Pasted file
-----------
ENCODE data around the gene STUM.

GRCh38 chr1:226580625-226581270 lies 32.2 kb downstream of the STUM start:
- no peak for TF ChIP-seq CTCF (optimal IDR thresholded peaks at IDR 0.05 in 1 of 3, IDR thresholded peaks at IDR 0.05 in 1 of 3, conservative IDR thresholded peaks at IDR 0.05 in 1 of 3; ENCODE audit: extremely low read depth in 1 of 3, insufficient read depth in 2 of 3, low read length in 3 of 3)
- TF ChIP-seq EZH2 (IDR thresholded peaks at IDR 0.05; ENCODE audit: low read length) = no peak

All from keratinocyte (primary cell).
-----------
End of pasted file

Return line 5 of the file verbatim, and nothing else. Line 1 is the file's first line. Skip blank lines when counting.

All from keratinocyte (primary cell).